immigration question makes for spirited debate

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    http://www.pasadenastarnews.com/cda/article/print/0,1674,206%257E22097%257E2575269,00.html



    Pasadena Star-News


    Immigration question makes for spirited debate
    By Stephen Wall
    Staff Writer




    Friday, December 03, 2004 - CLAREMONT -- Opponents and supporters of legalizing undocumented immigrants squared off Friday in a debate at Pomona College.

    The estimated 10 to 12 million undocumented immigrants in the United States drive down wages and drain money from the nation's education and healthcare systems, said Ira Mehlman, spokesman for the Federation for American Immigration Reform, which favors stricter limits on immigration.

    "It has a profound effect on all of us," Mehlman said of illegal immigration. "We have to provide education, healthcare and pay the social costs for these people earning low wages in our society."

    Bill Hing, a professor of Asian American Studies at UC Davis, disagreed sharply with Mehlman.

    "The idea that undocumented immigrants hurt the rest of us is so farfetched and wrong," said Hing, who has written several books on immigration. "The undocumented population puts much more in the system than they ever take out. Who benefits from it? My parents, your parents, everybody."

    Undocumented immigrants take jobs in fields, factories, hotels, restaurants and construction that other Americans refuse to do, Hing said.

    "It's inaccurate to say wages are driven down by undocumented immigrants," he said. "If you try to pump up the wages, you're going to lose a lot of jobs overseas."

    Mehlman replied that Americans would toil in those industries if they paid a living wage with decent working conditions and benefits.

    The solution to illegal immigration is to punish employers who hire undocumented workers, Mehlman said.

    In 2002, the federal government fined only 13 employers nationwide for hiring illegal immigrants, Mehlman said.

    "We need to go after these employers who are exploiting these workers and exploiting the American taxpayers," he said.

    The 1986 Immigration Reform and Control Act, which gave legal residency to nearly 3 million undocumented immigrants, included employer sanctions that haven't been adequately enforced, Mehlman said.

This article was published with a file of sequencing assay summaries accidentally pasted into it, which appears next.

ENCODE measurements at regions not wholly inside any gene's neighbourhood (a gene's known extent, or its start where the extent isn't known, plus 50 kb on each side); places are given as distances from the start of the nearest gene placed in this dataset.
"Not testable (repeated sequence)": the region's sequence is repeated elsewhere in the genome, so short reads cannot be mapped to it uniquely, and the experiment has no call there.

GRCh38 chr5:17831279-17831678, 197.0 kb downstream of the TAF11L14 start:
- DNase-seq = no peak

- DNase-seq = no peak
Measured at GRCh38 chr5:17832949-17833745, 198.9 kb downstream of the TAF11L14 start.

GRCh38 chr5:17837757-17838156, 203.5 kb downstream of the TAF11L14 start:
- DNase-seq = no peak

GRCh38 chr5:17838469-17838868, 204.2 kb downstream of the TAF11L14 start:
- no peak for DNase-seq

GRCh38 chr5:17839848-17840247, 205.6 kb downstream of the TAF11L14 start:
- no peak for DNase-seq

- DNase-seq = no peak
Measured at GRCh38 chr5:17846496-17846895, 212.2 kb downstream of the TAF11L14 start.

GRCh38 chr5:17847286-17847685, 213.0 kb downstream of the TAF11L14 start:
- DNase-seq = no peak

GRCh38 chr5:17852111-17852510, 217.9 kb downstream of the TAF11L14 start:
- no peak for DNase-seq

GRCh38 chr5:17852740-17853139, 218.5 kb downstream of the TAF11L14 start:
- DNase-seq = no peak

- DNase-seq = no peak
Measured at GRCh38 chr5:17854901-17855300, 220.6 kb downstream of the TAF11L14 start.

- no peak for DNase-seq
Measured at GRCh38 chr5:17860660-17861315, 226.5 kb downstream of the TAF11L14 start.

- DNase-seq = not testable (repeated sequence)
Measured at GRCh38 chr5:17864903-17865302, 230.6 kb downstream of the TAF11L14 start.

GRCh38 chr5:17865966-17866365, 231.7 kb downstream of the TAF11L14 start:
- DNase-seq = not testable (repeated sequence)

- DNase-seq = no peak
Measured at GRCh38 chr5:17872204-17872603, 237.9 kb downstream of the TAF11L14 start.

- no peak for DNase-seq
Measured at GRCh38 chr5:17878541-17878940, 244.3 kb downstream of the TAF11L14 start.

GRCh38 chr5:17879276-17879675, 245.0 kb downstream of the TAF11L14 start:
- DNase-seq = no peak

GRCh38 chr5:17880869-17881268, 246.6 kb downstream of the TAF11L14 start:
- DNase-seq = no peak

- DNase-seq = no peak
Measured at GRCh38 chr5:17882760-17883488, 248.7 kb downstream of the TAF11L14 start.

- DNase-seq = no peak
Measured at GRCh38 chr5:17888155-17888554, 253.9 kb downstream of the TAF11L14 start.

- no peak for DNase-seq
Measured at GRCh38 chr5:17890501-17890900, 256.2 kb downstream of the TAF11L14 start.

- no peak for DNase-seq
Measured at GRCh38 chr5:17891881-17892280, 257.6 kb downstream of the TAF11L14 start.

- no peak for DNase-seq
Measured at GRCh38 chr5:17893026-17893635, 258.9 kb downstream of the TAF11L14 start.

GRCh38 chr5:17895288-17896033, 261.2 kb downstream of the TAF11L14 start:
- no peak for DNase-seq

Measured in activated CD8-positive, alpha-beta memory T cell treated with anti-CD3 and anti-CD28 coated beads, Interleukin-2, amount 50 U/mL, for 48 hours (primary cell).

Hing argued legalizing undocumented immigrants would bring them out of the underground and encourage them to become productive citizens.

    "The only way to get rid of the undocumented is to make them legal," Hing said. "My approach to the undocumented is you welcome them, you integrate them into society."

    Mehlman and Hing debated President Bush's temporary worker plan that would allow foreigners to take jobs that other Americans couldn't be found to fill. The proposal, expected to be presented to Congress in 2005, would give undocumented immigrants work visas for up to six years.

    Mehlman called it an amnesty program for illegal immigrants.

    "It will destroy the middle class in very short order," Mehlman said of Bush's proposal. "An employer will never have to offer good pay and working conditions to an American worker."

    Hing said the proposal would not lead to permanent residency or citizenship for undocumented immigrants.

    "It's not an amnesty or legalization," Hing said. "It's not that generous. After the six years, you're out of here."

    Hing said that illegal immigrants strengthen the economy despite sending billions of dollars to their relatives back home.

    "Immigrants are consumers," he said. "They are spending money and buying products. They are not just sending it back to their native countries."

    Studies have shown that states with large numbers of illegal immigrants do better economically in the long run, Hing said.

    James Solomon, a 20-year-old Pomona College junior who watched the debate, said immigrants are the lifeblood of the nation and are increasingly occupying positions of political importance.

    Bush recently nominated two Latinos to serve in his Cabinet, Solomon noted.

    Alberto Gonzales, the son of Mexican migrant workers, was chosen to be attorney general. Carlos Gutierrez, a Cuban immigrant, was Bush's pick for commerce secretary.

    "These immigrants contribute to many aspects of society," Solomon said. "You're not just getting low-wage workers. You're gaining the human capital for the next generation."

    -- Stephen Wall can be reached at (909) 386-3856 or [email protected] .


 
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